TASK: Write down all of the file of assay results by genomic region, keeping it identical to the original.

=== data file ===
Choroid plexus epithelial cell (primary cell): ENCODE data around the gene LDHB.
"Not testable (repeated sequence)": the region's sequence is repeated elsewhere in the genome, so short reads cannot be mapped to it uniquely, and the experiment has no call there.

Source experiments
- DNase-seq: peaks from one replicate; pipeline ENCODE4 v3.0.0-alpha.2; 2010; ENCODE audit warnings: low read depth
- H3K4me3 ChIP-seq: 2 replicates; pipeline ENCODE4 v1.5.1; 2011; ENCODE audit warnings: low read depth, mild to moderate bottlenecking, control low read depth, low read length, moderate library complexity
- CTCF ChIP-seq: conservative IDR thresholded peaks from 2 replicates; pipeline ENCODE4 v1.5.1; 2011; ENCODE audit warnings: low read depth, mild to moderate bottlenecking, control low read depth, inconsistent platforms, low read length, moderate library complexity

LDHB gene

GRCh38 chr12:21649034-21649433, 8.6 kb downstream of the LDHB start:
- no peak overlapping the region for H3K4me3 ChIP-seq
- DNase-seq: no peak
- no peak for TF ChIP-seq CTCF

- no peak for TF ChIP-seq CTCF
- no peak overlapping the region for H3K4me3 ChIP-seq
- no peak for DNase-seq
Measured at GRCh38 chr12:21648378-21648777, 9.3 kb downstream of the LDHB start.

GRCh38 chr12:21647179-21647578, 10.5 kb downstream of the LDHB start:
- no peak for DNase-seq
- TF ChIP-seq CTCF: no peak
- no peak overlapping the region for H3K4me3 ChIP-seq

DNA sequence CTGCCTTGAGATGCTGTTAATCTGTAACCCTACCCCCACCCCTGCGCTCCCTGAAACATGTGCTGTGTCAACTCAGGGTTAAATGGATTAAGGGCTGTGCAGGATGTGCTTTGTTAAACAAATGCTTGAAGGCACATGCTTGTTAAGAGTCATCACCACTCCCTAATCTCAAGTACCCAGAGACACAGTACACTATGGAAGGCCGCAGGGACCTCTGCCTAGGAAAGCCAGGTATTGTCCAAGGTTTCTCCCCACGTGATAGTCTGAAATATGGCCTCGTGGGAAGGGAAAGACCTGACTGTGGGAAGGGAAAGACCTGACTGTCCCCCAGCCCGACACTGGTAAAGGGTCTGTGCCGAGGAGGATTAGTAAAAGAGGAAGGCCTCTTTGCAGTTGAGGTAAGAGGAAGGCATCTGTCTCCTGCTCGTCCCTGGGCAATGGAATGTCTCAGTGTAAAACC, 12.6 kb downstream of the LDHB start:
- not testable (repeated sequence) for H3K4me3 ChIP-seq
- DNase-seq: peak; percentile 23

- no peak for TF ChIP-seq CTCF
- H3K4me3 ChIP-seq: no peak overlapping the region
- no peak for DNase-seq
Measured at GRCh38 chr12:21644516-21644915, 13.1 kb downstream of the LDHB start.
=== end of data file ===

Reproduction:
Choroid plexus epithelial cell (primary cell): ENCODE data around the gene LDHB.
"Not testable (repeated sequence)": the region's sequence is repeated elsewhere in the genome, so short reads cannot be mapped to it uniquely, and the experiment has no call there.

Source experiments
- DNase-seq: peaks from one replicate; pipeline ENCODE4 v3.0.0-alpha.2; 2010; ENCODE audit warnings: low read depth
- H3K4me3 ChIP-seq: 2 replicates; pipeline ENCODE4 v1.5.1; 2011; ENCODE audit warnings: low read depth, mild to moderate bottlenecking, control low read depth, low read length, moderate library complexity
- CTCF ChIP-seq: conservative IDR thresholded peaks from 2 replicates; pipeline ENCODE4 v1.5.1; 2011; ENCODE audit warnings: low read depth, mild to moderate bottlenecking, control low read depth, inconsistent platforms, low read length, moderate library complexity

LDHB gene

GRCh38 chr12:21649034-21649433, 8.6 kb downstream of the LDHB start:
- no peak overlapping the region for H3K4me3 ChIP-seq
- DNase-seq: no peak
- no peak for TF ChIP-seq CTCF

- no peak for TF ChIP-seq CTCF
- no peak overlapping the region for H3K4me3 ChIP-seq
- no peak for DNase-seq
Measured at GRCh38 chr12:21648378-21648777, 9.3 kb downstream of the LDHB start.

GRCh38 chr12:21647179-21647578, 10.5 kb downstream of the LDHB start:
- no peak for DNase-seq
- TF ChIP-seq CTCF: no peak
- no peak overlapping the region for H3K4me3 ChIP-seq

DNA sequence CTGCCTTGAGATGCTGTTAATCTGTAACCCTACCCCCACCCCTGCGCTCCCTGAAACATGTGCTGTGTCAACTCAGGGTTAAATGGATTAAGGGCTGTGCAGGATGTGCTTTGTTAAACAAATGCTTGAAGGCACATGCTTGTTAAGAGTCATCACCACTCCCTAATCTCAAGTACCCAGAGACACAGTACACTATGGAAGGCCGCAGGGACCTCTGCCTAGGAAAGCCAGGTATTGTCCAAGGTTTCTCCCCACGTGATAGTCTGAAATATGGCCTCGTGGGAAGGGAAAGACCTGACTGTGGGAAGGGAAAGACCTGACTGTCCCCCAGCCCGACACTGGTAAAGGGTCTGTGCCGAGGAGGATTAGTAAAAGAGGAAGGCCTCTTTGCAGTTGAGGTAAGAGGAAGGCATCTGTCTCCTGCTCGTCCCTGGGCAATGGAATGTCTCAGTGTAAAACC, 12.6 kb downstream of the LDHB start:
- not testable (repeated sequence) for H3K4me3 ChIP-seq
- DNase-seq: peak; percentile 23

- no peak for TF ChIP-seq CTCF
- H3K4me3 ChIP-seq: no peak overlapping the region
- no peak for DNase-seq
Measured at GRCh38 chr12:21644516-21644915, 13.1 kb downstream of the LDHB start.